A couple more pushing urges and Isaac was born. The second they placed him on my chest, his cord still pulsing, still wet from the womb was the second my world shifted. The hell was forgotten; heaven was taking his first crying breaths in my arms.

He was so perfect. So beautiful. Matt cut the cord and they whisked Isaac away for a brief moment before he was safe in my arms. And then I didn’t sleep for hours. I couldn’t stop staring at my angel baby. So surreal. To be holding him in my belly one moment and holding him in my arms the next. I couldn’t (still really can’t) wrap my mind around the fact that I have a baby. A tiny baby boy.

He is here. And he is amazing.

As I think back on labor and delivery I can’t help but thank the Lord for His provision and blessing and protection. My midwives were absolutely amazing. I was so thankful to labor at home. Isaac really wanted an exciting birth story…and his own day (he missed being a  Valentine’s Day baby by just barely two hours). I was only the 2nd transfer out of 900 home births for the midwives. Haha. I guess I just had to be one of the statistics. The doctor said if Isaac’s head hadn’t been turned he would have come just fine.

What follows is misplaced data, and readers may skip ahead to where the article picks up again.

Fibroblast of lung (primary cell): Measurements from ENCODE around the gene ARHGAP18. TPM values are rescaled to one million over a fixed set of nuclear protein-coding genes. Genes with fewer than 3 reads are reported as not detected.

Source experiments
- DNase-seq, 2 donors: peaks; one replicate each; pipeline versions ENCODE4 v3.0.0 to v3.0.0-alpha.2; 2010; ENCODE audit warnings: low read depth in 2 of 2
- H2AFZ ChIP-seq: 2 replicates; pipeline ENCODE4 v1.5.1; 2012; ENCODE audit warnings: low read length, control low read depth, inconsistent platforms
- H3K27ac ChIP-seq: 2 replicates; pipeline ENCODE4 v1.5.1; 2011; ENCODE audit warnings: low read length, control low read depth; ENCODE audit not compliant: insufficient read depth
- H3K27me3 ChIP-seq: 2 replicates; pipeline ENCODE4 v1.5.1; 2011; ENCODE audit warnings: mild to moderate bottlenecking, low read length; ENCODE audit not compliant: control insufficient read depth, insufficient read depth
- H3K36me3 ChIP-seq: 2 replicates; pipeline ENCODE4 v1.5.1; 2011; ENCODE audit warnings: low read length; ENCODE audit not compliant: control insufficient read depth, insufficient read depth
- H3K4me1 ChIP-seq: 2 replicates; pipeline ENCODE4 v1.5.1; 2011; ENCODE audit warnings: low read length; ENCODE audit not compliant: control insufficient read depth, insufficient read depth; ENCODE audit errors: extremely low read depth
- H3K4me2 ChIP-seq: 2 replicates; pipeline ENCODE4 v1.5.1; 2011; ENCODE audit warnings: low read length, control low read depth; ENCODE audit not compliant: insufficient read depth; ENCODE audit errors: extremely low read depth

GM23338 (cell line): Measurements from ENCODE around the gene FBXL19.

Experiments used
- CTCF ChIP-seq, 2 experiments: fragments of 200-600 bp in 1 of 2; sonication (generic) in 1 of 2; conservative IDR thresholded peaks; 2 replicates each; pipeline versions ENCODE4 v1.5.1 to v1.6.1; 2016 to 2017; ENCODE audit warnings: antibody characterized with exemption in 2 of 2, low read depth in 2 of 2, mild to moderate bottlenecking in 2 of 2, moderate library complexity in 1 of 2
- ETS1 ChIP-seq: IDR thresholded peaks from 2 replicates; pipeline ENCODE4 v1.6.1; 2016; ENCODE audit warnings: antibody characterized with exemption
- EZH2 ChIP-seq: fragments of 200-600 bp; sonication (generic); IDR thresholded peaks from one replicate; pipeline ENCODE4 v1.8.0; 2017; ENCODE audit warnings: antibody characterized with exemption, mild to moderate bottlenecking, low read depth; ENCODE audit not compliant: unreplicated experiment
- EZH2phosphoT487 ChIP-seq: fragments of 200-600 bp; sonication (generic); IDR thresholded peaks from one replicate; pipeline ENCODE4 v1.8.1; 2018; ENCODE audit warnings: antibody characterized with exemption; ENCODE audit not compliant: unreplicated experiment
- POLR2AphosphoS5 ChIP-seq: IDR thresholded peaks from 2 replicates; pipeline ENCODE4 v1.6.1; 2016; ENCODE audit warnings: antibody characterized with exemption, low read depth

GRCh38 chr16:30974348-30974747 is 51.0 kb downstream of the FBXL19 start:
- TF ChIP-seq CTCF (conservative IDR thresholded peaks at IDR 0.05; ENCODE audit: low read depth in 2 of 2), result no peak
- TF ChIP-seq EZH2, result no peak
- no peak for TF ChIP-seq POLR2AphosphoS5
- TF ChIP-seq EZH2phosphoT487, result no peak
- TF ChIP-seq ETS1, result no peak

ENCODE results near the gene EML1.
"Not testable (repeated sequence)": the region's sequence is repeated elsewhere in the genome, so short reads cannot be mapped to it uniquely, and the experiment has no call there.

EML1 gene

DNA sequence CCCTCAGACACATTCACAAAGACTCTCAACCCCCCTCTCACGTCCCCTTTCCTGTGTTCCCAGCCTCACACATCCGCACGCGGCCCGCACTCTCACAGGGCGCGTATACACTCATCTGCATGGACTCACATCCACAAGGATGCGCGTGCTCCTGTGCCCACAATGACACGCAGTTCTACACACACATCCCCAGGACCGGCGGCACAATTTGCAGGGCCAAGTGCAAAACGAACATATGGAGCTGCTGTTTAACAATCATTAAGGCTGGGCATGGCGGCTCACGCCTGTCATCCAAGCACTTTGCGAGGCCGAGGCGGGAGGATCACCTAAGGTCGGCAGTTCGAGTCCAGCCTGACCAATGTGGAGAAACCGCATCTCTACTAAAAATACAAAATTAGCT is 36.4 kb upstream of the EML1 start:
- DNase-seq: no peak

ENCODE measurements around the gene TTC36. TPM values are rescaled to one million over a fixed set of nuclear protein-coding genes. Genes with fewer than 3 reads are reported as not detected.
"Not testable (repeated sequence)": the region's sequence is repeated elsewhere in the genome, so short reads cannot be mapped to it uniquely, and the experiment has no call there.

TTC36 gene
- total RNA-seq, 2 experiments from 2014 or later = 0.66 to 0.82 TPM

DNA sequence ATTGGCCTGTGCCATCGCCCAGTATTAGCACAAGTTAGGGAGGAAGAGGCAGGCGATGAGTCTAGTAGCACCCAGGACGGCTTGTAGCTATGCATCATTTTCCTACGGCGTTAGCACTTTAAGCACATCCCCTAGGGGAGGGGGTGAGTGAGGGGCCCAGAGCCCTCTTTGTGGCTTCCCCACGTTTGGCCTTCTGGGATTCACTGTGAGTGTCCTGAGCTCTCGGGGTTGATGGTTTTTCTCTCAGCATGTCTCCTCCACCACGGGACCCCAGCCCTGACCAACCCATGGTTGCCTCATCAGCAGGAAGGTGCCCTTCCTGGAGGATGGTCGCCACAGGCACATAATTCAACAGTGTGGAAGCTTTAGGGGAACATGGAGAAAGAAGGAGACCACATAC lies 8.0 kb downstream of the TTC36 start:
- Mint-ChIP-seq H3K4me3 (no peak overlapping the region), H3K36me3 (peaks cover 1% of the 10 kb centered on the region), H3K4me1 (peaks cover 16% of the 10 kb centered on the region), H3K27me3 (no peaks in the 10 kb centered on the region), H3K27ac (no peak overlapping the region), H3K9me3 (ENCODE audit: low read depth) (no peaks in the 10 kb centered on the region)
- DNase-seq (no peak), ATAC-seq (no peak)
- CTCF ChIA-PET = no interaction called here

Isaac’s arrival has changed our lives forever. So many things that used to matter don’t matter as much anymore. My perspective has been altered; I hold in my arms a child with an eternal soul. He is God’s gift to us, to love and protect and raise up. That’s huge. Also, I have spent a lot of my life wondering if I could be really brave. If I could really do the hard thing…the painful thing…and not give up or give in when it mattered the most. Giving birth to Isaac made me realize that, by God’s grace and with His strength, I can be brave.

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10 thoughts on “birth and rebirth

  1. So beautiful, Hannah. I can so relate to the way you describe labor…it’s so the same for me. Going from excruciating pain to heavenly bliss in just one small moment. Congratulations! I know you are going to be an amazing mother. ❤

  2. I love this post!!!! It really is crazy how you go from one end of the spectrum to the next, all the weight you’ve carried on your shoulders (and belly) is lifted in a single moment. You have me wanting mine to come out and meet me like right now.

  3. Wow, what a story! I can’t even imagine being moved like that when you are in the toughest part of labor. I’m so glad Issac is safe and that you now have that precious one to hold in your arms. : )